Mobility aids: Walking sticks

A four-legged (quad) walking stick

Walking sticks or canes are a very common mobility aid used by those recovering from a stroke – not by all. Obviously, canes can give only support; that means the recovering individuals should be able to stand and walk with support. A physiotherapist should decide this. Research has shown that canes improve walking ability further. Not only that, but it also boosts self-confidence and social interactions. Other than its use as a walking aid, canes have several other practical applications such as using it as a tool to turn a switch on and off, to reach small utensils.


Moblity aids (canes, walkers) should be promoted to improve gait and balance.

Guidelines for adult stroke rehab and recovery, American Heart/Stroke Associations,
Winstein et al. (2016), page e132.

Walking sticks vary depending on the different characteristics of their handle, adjustability, and base. This post details these features; however, those who are planning to buy one should ideally consult a physiotherapist /physical therapist to decide the specific type of mobility aid they need.

Parts of a walking stick

A cane consists of three parts: handle, stick, and base.

  • Handle: The handle can be either curved, inverted U-shaped, or T-shaped. The latter seems to be more suitable for those having a stroke because of a weaker grip they might have.
  • Stick: The walking sticks are typically made up of either wood, acrylic, or aluminium. The aluminium walking sticks are more advantageous because their length can be adjusted with a push-button mechanism.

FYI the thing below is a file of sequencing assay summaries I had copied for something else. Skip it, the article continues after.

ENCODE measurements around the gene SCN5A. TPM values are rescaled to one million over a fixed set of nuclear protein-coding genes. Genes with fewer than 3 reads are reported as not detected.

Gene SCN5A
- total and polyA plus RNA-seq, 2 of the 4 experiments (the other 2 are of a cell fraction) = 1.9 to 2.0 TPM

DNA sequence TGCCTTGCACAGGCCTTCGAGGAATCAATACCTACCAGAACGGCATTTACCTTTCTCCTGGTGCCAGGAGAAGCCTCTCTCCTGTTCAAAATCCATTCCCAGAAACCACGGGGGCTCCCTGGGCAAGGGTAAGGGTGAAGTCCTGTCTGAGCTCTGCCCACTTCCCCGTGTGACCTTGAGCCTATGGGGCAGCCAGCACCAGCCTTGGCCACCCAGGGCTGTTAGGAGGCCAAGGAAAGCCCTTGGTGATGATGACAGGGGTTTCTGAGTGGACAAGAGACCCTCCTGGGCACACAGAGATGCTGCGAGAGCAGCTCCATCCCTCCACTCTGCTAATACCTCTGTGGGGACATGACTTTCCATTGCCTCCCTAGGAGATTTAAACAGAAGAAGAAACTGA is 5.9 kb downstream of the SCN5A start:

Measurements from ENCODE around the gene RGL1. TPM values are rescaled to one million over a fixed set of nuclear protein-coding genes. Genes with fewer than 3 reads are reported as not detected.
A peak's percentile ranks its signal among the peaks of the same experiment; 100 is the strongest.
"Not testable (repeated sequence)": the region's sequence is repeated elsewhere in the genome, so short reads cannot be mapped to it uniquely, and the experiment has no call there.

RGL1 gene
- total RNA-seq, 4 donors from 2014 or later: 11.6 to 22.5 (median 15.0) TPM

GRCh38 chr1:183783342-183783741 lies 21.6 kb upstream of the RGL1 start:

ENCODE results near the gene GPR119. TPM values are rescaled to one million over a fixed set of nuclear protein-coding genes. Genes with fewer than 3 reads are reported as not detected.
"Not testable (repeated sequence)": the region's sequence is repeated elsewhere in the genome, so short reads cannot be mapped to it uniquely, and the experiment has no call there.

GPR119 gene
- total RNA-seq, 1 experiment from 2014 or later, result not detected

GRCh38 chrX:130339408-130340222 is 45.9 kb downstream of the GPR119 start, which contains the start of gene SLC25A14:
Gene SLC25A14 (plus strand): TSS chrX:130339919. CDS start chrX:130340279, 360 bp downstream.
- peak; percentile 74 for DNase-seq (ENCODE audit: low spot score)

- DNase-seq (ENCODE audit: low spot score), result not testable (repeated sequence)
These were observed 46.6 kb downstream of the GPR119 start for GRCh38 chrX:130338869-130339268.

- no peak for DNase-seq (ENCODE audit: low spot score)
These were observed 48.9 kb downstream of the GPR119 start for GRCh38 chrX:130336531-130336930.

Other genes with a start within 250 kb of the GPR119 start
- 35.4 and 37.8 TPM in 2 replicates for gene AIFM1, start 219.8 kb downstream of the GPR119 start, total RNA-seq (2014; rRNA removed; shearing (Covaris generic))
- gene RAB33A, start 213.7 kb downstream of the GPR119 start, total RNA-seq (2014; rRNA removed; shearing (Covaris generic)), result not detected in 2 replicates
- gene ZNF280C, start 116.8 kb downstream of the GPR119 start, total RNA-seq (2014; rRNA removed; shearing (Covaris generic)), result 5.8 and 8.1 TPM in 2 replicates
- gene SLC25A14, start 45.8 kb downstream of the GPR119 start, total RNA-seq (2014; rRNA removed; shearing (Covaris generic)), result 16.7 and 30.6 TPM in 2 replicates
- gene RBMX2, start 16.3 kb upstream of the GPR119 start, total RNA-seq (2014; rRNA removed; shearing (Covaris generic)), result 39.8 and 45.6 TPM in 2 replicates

• Base (ferrule): The stick’s tip or base can be either a single-point, three-legged (tripod) or four-legged (quad). Those who are having a one-sided weakness use either the tripod or the quad ones because they cannot use a walker and single-point canes do not provide much support.
A single point cane
A single point cane
A four-legged cane

A three or four-legged canes provide more stability than a single-point ones.

Guidelines for adult stroke rehab and recovery, American Heart/Stroke Associations,
Winstein et al. (2016), page e131.

How to choose the correct walking stick?

It seems that most who need a mobility aid do not consult a health professional. Moreover, those who sell products also seem to be not well trained to assist their clients with selecting the correct one.

There are several guidelines and support articles published by researchers and practitioners about how to choose the correct walking aid. I included links to a few resources in this post. If you are aware of better information pieces, you are welcome to post them in the comment section.

Selected resources

  • Robert Lam explains what factors anyone should consider before choosing the correct cane in an article to the Canadian Family Physician. You can access the article through this link.
  • I found another useful article about walking aids written by Stowe, Hopes, and Mulley in the European Geriatric Medicine Journal published by ScienceDirect; you can access it through this link.
  • Cheryl A Sadowski, BSc(Pharm), PharmD, FCSHP and C. Allyson Jones, PT, Ph. , clinical pharmacists, has published a book for practising pharmacists. Apart from basic information about canes, crutches, and walkers, they also provide useful screening questions that sellers can ask their clients in order to assist them in choosing the correct one; you can reach the relevant piece of information through this link.
  • Assistive devices training: https://elsevier.health/en-US/preview/assistance-device-training-canes.

Author: Prasantha De Silva

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